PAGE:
23. If this happens, you can expect peaceful disruptions in American life for *some time*. Mass protests that block highways and buildings and shut down parts of cities; mass walkouts from jobs and schools; a media atmosphere in which only one story—this one—can be or is covered.
  24. The key here is that the protests must not and cannot stop until rule of law is restored: a Mueller investigation, overseen (as now) by Trump appointee Rosenstein, which has unfettered access to evidence and witnesses in an effort to find the truth—and justice—for Americans.

Abramson also posted the following post scripts:

  • Other things to keep in mind: Mueller *could* speed up his indictments, and/or agents of his could (presumably without his approval) leak inculpatory evidence about Trump and his associates, in an effort to underscore the legitimacy of—and seek to protect—their investigation.
  • Democrats (perhaps even with a few GOP allies) could go into a “lockdown scenario” in which they use every procedural measure at their disposal to shut down all operations of government—except emergency operations—until such time as Congress passes a bill protecting Mueller.
  • American and international media could begin reporting, in real time, Americans’ dramatic and quickly changing reactions to Trump’s actions—which would be critical because firing Mueller would *almost certainly* drop Trump’s approval ratings into the mid- (or even low) 20s.
  • Trump’s ability to appear in public for rallies or other public events may be severely curtailed due to the protests; reporters would be likely to shout questions at him during any public appearance. His presidency would be paralyzed—in Congress, in public, and in the media.
  • Because firing Mueller would shake the foundations of American law and democracy to their core, we would expect *dramatic* market volatility for the entirety of the crisis. Likewise, we would expect a leaky White House and Congress to go from “leaky” to a veritable *deluge*.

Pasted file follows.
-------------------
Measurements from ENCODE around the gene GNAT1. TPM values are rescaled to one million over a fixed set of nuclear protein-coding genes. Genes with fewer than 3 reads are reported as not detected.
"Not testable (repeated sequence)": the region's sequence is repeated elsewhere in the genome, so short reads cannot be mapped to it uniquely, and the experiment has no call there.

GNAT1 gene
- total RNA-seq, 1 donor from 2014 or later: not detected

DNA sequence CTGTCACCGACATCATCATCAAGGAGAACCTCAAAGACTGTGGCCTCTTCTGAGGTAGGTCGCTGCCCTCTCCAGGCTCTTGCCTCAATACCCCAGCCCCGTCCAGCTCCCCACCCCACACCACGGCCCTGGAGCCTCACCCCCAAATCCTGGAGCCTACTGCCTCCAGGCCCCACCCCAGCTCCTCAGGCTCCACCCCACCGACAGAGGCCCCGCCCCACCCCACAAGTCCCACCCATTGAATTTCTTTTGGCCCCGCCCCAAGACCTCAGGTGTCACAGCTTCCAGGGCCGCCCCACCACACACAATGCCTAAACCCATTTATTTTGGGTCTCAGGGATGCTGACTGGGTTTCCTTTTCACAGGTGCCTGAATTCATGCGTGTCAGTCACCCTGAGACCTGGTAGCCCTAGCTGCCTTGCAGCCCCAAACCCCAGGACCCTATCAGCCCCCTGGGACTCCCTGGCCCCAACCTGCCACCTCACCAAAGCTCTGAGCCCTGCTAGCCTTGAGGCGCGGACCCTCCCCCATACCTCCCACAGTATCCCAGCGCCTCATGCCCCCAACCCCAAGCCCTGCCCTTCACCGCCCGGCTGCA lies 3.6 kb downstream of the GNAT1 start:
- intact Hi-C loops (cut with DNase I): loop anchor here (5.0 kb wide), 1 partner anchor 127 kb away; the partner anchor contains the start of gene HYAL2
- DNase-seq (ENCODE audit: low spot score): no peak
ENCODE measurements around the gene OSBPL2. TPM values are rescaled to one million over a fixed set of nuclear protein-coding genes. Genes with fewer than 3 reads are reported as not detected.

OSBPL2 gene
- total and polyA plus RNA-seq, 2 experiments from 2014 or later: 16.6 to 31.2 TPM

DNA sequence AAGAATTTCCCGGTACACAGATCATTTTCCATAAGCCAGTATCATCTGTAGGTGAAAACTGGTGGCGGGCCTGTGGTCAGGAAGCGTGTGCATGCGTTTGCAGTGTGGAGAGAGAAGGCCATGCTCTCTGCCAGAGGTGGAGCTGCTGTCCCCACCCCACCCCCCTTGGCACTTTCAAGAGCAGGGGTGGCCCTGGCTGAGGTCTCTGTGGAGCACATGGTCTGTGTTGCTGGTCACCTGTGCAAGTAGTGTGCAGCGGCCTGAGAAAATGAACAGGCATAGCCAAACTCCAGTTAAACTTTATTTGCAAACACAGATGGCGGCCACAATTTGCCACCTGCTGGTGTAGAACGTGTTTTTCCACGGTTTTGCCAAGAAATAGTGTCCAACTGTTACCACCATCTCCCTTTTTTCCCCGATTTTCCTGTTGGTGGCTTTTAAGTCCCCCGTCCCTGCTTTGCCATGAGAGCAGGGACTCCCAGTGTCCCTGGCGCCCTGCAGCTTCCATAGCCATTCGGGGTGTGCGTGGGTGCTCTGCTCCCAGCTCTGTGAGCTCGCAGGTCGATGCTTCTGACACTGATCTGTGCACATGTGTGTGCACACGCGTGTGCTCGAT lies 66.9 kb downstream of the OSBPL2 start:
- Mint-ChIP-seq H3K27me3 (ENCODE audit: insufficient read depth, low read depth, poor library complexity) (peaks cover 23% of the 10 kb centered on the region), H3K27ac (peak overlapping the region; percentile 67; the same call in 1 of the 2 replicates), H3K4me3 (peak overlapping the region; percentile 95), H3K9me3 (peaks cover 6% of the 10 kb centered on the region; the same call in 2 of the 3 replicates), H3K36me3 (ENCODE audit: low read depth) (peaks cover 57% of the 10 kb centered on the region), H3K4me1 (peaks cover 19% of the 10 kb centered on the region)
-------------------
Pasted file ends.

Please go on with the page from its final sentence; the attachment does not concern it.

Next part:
He also provided a link the first cited KQED article as a source as well as a link to an additional thread detailing everything we know so far about collusion:

For those unfamiliar with his work, Abramson has been publishing extensive tweets regarding the ongoing investigation into alleged ties between the Trump campaign and Russia; and, while he has his critics, Abramson – a former public defender – has an impressive resume. As his website notes:

Seth is regularly interviewed about politics and higher education by domestic and International media. Recent interviews include the BBC, CNN, NPR, PBS, ABC Radio, The New York Times, The Boston Globe, The Chronicle of Higher Education, New York Magazine, and The New England Review of Books. Seth’s essays have also been widely cited, including discussions on CNBC, PBS, FNC, BET, and NPR, as well as in Politico, The Atlantic, Rolling Stone, The Washington Post, The Guardian, The Los Angeles Times, The New Yorker, The Chicago Tribune, The Philadelphia Inquirer, Playboy, Slate, and Pitchfork.

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Samuel Warde

Samuel is a writer, social activist, and all-around troublemaker.